The Defenders Clinic project hires two people it supported on their pathways to freedom
Lorenzo Johnson and Greg Mingo know more about the need for compassion, freedom, and effective legal representation and assistance than any law school could ever teach. They are two of the newest staff members within the Second Look Project: Beyond Guilt (SLP:BG), operated by CUNY Law’s Defenders Clinic, which supports people serving life or long-term sentences with their applications for and pathways to freedom.
“I jumped at the opportunity with SLP:BG because I was once the person serving a Natural Life Sentence with NO PAROLE who sent over 1500 letters out for help to various people on the East Coast, West Coast, Down South, and across the country,” shares Johnson. “So, to be able to assist a man or woman to regain their freedom and become productive citizens —I’m all in.”
As Senior Advisors to SLP:BG, Johnson and Mingo work on clemency applications and advocacy campaigns for others who are still incarcerated. Their lived experiences are critical to driving change not only for thousands of incarcerated individuals inspired and motivated by the story of Johnson and Mingo’s returns home, but also to New York State’s efforts to change how the criminal legal system and public alike consider pathways to freedom, including clemency applications, parole preparation and litigation, compassionate release requests, and resentencing motions in court. To begin to address the injustice of mass incarceration, policies and systems must also look at what can be done for the thousands of people serving lengthy, harsh, or no longer appropriate sentences, too.
“The work we do is critical not just to the idea of fairness, but to make it a reality,” says Mingo. “In this country, the symbol that represents the criminal justice system is a statue of a blindfolded person holding an uneven scale in one hand and a sword in the other: a truth lived every day in Black, Latino, poor, and impoverished communities. If the idea of rehabilitation has any meaning, if there is a belief that people change, then that belief becomes perverted if people who have earned a second chance are denied it.”
For Mingo, who received clemency on August 23, 2021, after serving more than 40 years of a wrongful conviction following a 50 years to life sentence, the daily work is focused on building power through coalition. Mingo’s efforts while incarcerated led to an outpouring of support for clemency. His change.org petition alone received tens of thousands of signatures. He is a Community Leader for Release Aging People in Prison (RAPP) and volunteers his time building transitional housing for Hudson-Link for Higher Education in Prison Project. He is actively pursuing exoneration.
Johnson’s path to advocacy began after 22 years behind bars for a wrongful conviction. In 1995, Pennsylvania police told him they believed he had murdered someone. Incredulous, he explained he had been in New York City, with people who could vouch for him. Nevertheless, he was tried, convicted, and sentenced to life in prison without the possibility of parole. In the 16th year of his sentence, the Third Circuit Court of Appeals vacated the conviction on grounds of insufficient evidence. For the next 148 days, Johnson lived as a free man until—without briefing or argument—the U.S. Supreme Court reversed the Third Circuit’s decision and reinstated the conviction. It would take six long years before new evidence demonstrated Johnson had been telling the truth, and that prosecutors had withheld exculpatory evidence. Ultimately, against his deepest moral misgivings, Johnson eventually agreed to a nolo contendere plea under threats of continued prosecution. He, too, continues to fight for full exoneration.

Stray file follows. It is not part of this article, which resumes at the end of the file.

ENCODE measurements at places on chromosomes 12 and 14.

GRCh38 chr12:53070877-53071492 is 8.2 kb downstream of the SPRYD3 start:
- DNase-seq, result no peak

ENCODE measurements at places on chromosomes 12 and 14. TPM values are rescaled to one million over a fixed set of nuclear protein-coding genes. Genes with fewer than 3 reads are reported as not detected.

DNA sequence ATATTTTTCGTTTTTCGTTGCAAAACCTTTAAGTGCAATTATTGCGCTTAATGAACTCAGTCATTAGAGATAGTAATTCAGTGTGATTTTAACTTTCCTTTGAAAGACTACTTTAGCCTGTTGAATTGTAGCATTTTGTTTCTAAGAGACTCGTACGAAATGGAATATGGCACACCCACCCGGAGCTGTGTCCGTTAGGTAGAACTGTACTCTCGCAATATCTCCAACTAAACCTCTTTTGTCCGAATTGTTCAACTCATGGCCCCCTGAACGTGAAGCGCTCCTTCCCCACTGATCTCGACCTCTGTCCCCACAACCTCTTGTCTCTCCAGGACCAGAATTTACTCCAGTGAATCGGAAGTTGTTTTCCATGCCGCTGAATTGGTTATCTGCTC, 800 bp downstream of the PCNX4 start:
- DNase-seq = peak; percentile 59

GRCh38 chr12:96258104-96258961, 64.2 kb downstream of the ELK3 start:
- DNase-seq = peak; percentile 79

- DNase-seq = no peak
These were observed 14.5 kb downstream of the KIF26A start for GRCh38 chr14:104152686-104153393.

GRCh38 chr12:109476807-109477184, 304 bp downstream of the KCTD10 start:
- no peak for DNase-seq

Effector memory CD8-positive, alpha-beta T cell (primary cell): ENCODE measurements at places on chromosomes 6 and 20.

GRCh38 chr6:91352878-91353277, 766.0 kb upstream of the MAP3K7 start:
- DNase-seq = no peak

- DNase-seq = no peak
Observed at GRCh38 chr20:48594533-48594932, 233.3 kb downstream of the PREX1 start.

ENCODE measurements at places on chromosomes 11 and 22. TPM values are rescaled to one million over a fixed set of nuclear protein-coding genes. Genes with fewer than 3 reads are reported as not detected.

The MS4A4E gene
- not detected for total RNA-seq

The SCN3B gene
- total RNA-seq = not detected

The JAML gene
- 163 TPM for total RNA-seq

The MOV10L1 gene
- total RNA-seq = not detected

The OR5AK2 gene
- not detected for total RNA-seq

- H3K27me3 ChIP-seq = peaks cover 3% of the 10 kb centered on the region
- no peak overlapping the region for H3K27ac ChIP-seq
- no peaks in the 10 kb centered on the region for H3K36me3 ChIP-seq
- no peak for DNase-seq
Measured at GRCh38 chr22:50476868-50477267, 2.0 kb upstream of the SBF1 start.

The team at SLP:BG also includes Legal Fellow and alumna Calla Wilson-Traisman ’19. Wilson-Traisman comes to the project after working as a public defender in New Mexico and Missouri. While in the Defenders Clinic, they helped two people receive clemency. Both were serving 50 years to life sentences and, but for clemency, would certainly have perished in prison.
The SLP:BG was recently celebrated by Prisoners’ Legal Services (PLS), an organization created in the aftermath of the Attica uprising, as one of the demands of the Attica Brothers was that adequate legal assistance be provided to all who request it. SLP:BG accepted an award for its remarkable work on behalf of people serving life or long-term sentences. To date, SLP:BG has helped bring home sixty people, but the team is keenly aware that much, much more needs to be done to rectify the crisis of mass incarceration.
“The award from PLS is especially meaningful given its history and ongoing efforts to offer assistance to those in prison and to hold the Department of Corrections accountable,” says Professor Steve Zeidman, Co-Director of the Defenders Clinic and the Second Look Project. “Thanks to the addition of people like Greg, Lorenzo, and Calla, and the ongoing passion and commitment of the Defenders Clinic students, the SLP:BG looks to expand its capacity and assist more people pursuing ways to extricate themselves from life behind bars.”
“It’s vital to have people who have been impacted by the criminal legal system lead the charge for change,” adds Mingo. “They didn’t just survive, they thrived.”